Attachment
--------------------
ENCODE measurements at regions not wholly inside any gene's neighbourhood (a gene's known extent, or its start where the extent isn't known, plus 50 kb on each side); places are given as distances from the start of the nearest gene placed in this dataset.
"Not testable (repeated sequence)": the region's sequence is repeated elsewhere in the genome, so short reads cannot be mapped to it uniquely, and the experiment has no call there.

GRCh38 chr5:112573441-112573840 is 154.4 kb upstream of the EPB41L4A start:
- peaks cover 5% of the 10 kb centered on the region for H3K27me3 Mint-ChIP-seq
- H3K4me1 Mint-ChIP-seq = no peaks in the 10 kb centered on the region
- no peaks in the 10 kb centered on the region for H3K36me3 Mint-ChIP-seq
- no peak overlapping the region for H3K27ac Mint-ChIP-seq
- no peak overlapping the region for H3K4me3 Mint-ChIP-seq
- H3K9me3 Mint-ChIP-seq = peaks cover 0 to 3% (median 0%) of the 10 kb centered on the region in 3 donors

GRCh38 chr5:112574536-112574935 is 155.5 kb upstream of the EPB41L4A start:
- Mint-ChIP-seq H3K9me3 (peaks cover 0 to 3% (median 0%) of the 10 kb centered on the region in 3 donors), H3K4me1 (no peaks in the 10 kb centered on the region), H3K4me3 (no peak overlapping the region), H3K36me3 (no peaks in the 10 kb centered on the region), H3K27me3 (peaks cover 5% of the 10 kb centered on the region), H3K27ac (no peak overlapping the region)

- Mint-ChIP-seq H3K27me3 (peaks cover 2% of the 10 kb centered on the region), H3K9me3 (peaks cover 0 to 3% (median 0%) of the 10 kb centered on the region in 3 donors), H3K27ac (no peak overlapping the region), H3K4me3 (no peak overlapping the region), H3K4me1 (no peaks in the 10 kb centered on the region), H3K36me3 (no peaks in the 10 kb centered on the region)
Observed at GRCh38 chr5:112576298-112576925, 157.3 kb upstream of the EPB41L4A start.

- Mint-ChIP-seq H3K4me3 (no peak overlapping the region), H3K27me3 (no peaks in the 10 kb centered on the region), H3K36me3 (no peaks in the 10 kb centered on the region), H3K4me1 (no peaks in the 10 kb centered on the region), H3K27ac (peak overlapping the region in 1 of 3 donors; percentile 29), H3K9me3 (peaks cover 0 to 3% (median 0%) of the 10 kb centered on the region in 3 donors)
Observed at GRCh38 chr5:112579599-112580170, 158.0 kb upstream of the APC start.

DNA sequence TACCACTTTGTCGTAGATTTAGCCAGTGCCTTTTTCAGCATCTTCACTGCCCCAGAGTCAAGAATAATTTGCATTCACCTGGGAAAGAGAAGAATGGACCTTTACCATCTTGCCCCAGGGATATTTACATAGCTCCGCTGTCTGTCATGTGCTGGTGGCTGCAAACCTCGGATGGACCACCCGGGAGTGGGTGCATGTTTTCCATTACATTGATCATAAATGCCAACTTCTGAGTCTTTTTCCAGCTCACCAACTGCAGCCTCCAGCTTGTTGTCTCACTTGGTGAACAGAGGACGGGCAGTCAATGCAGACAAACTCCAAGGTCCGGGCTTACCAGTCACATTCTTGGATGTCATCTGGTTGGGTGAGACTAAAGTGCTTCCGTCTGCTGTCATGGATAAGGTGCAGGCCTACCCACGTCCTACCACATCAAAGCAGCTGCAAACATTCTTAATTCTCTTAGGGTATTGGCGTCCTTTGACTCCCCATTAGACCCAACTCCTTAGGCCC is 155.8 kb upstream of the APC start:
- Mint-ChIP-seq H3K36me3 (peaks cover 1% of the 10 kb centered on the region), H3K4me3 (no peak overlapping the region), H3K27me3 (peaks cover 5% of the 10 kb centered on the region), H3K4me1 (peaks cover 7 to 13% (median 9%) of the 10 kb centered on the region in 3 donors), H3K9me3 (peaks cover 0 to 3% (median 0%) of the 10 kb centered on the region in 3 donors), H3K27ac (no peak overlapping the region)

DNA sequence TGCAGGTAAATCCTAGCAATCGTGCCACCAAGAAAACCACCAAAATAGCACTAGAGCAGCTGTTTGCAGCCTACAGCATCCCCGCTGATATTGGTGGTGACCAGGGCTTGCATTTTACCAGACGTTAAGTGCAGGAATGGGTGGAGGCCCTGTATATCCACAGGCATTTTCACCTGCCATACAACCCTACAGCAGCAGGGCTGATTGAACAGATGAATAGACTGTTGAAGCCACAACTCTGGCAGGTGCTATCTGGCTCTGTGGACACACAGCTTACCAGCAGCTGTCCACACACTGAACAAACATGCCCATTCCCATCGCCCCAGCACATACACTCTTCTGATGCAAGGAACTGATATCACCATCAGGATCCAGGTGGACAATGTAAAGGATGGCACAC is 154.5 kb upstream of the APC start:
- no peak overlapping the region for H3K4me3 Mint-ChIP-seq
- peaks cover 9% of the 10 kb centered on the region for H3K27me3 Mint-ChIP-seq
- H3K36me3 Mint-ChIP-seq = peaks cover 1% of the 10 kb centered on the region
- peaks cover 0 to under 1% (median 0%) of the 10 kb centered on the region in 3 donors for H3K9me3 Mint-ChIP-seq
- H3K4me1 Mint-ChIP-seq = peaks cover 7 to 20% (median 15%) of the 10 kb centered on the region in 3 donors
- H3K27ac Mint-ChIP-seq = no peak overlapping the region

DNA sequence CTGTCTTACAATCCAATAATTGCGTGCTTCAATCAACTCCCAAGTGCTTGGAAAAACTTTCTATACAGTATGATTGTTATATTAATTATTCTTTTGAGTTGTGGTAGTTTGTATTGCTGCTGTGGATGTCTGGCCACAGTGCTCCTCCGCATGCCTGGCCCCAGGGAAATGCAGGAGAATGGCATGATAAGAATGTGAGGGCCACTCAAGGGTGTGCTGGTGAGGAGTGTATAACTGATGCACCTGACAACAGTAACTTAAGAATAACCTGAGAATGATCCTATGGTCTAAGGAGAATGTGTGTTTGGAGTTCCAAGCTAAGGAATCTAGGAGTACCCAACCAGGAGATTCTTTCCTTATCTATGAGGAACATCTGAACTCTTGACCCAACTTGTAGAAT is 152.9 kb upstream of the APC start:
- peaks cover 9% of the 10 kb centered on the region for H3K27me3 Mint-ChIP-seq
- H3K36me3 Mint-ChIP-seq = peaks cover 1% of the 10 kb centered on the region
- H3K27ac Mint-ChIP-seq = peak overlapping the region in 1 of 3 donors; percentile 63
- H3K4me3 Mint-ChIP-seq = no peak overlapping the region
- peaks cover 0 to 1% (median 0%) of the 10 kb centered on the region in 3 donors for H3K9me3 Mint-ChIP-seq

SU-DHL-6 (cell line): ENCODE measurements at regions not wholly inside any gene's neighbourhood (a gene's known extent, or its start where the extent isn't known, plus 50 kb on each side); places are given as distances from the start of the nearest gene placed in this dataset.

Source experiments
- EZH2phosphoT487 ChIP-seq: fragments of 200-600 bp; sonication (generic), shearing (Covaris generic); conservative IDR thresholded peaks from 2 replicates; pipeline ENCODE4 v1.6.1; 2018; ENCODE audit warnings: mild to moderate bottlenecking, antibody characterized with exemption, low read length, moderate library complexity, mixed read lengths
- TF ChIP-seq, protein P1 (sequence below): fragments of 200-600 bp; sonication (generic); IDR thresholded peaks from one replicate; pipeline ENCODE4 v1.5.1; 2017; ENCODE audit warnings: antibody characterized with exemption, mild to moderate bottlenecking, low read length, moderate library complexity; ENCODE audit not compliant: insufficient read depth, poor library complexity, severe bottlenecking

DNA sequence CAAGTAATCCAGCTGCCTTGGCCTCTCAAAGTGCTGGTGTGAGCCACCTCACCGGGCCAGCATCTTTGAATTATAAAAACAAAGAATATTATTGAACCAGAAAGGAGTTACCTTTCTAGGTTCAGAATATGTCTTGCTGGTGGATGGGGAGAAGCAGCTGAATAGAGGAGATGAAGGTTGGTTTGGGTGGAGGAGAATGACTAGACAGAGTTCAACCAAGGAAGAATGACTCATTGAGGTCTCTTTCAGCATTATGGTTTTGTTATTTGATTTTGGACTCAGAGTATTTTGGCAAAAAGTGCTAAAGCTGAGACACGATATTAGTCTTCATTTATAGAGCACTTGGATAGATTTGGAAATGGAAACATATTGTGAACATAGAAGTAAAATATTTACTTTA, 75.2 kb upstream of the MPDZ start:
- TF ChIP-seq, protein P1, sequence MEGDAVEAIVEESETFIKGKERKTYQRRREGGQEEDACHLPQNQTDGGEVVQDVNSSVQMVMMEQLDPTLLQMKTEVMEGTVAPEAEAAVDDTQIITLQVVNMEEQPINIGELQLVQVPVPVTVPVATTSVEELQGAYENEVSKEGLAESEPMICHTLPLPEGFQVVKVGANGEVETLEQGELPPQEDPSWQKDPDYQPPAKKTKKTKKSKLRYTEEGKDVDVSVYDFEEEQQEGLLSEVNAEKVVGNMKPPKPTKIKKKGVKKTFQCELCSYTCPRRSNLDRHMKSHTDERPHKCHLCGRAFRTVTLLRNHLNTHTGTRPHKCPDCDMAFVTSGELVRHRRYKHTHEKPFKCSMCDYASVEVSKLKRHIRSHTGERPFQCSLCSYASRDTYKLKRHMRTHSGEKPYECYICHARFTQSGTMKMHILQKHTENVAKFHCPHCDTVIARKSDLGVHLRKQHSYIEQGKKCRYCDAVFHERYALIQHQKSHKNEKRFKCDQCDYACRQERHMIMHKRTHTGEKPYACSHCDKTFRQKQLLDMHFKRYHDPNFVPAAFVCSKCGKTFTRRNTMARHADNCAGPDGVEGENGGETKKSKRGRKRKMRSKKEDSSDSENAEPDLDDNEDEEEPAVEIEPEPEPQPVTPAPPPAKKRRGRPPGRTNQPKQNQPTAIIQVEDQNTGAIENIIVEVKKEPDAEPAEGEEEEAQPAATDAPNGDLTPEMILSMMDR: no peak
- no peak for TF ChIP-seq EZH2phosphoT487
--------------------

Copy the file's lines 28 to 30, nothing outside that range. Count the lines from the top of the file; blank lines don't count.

- H3K27ac Mint-ChIP-seq = peak overlapping the region in 1 of 3 donors; percentile 63
- H3K4me3 Mint-ChIP-seq = no peak overlapping the region
- peaks cover 0 to 1% (median 0%) of the 10 kb centered on the region in 3 donors for H3K9me3 Mint-ChIP-seq